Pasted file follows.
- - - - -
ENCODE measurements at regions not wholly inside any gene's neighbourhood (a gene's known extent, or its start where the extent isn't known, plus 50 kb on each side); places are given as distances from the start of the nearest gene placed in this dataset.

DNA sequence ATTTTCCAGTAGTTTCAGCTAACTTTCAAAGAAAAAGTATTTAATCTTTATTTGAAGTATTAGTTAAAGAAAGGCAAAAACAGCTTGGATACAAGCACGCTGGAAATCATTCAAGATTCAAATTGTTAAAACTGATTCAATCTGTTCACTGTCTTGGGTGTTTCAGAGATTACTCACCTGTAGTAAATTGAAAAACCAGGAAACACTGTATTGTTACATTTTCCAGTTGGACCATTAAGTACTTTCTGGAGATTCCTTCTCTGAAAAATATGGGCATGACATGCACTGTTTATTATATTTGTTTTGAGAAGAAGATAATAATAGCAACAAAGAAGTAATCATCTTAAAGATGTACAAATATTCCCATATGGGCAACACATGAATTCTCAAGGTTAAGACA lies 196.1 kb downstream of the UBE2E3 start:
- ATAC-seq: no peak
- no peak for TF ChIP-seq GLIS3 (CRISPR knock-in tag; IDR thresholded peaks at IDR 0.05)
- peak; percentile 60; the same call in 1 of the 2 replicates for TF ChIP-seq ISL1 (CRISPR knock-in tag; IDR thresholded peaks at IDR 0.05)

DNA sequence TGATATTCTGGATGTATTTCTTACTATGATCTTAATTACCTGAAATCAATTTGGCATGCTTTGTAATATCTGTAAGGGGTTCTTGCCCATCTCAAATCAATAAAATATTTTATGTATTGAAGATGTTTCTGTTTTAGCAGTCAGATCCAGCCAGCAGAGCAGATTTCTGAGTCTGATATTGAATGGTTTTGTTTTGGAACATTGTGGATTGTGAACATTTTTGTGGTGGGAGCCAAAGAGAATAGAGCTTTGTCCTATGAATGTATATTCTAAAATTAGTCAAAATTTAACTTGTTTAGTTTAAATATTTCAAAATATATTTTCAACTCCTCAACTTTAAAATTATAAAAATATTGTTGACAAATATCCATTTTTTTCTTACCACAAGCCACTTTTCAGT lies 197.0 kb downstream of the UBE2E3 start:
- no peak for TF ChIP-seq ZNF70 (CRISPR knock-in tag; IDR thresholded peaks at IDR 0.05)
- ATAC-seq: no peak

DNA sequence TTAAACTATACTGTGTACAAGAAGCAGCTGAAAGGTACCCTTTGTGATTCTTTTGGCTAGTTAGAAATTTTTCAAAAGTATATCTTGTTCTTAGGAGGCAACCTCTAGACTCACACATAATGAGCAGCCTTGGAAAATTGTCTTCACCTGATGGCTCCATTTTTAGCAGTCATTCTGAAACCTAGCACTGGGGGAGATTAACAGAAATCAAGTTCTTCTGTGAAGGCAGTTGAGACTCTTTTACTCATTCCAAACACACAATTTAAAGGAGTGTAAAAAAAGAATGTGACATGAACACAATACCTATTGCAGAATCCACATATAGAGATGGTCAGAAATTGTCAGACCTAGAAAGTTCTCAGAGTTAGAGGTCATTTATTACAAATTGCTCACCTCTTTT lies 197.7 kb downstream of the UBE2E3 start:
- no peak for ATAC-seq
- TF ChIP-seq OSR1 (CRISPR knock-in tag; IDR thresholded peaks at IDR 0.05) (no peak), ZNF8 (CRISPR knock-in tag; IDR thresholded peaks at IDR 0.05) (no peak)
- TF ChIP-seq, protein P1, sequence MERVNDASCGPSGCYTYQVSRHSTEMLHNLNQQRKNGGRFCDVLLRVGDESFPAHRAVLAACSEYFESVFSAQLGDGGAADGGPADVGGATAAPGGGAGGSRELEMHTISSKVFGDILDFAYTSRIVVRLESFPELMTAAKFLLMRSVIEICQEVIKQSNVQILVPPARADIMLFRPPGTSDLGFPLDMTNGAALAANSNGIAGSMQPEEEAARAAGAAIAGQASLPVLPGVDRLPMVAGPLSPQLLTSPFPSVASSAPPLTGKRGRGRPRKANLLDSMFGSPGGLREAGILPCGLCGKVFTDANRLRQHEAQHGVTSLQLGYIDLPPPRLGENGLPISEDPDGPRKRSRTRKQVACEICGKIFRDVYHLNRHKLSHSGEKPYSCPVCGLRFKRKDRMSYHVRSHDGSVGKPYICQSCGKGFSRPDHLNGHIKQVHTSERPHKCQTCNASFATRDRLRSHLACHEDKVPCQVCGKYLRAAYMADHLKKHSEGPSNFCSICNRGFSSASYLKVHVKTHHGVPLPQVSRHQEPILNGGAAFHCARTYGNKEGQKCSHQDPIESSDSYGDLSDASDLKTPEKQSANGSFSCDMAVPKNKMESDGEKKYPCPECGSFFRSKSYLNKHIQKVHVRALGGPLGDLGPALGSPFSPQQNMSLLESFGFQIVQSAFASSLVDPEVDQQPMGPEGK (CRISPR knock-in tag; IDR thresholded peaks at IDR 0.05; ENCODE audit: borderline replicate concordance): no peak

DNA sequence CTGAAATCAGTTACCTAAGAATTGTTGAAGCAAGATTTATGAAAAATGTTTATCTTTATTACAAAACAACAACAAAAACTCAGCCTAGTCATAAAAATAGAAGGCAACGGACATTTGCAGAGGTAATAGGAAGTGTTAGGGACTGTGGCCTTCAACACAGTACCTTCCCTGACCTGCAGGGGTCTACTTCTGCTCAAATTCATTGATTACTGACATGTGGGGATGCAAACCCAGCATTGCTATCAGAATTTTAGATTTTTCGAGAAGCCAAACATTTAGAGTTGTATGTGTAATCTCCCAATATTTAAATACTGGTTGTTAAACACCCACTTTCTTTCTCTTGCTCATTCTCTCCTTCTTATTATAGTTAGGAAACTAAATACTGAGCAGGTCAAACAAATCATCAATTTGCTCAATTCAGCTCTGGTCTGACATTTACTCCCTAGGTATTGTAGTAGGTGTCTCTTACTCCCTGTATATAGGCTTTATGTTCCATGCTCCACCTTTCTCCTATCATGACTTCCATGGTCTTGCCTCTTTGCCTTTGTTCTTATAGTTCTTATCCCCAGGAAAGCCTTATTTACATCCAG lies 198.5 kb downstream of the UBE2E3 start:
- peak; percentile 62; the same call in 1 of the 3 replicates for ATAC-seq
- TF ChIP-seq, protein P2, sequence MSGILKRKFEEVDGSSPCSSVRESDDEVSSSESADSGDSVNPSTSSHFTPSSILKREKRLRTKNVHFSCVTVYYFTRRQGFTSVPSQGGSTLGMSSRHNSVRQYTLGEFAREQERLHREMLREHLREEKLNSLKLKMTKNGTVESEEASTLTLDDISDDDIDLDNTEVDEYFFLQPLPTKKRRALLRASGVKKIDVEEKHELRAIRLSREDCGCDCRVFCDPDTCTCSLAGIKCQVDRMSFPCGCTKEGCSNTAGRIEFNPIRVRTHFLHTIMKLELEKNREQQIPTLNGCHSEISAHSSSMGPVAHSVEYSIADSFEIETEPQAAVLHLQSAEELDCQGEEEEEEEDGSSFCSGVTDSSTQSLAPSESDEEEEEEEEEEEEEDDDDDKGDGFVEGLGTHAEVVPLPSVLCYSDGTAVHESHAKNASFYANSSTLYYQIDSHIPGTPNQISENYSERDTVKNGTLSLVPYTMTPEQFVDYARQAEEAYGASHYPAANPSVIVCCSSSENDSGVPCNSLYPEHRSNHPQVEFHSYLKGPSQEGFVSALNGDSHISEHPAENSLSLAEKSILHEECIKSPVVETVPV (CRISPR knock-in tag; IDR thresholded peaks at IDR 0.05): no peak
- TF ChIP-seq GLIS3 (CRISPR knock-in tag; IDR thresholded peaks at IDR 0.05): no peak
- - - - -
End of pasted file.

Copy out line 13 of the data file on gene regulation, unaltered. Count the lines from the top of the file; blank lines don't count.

DNA sequence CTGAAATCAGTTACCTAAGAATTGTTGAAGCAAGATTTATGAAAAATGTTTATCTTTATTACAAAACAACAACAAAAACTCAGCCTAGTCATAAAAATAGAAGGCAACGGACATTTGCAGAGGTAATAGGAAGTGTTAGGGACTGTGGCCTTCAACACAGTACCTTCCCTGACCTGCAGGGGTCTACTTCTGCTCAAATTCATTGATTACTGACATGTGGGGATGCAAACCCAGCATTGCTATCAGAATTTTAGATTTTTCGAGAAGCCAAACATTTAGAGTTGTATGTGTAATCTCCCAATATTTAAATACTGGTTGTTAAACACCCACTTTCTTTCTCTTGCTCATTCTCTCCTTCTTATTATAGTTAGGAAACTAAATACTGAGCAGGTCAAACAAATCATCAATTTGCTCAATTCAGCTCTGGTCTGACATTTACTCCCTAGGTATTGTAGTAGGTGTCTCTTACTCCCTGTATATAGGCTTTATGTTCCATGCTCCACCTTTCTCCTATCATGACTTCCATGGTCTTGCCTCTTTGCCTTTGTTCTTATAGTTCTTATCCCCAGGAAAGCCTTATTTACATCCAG lies 198.5 kb downstream of the UBE2E3 start: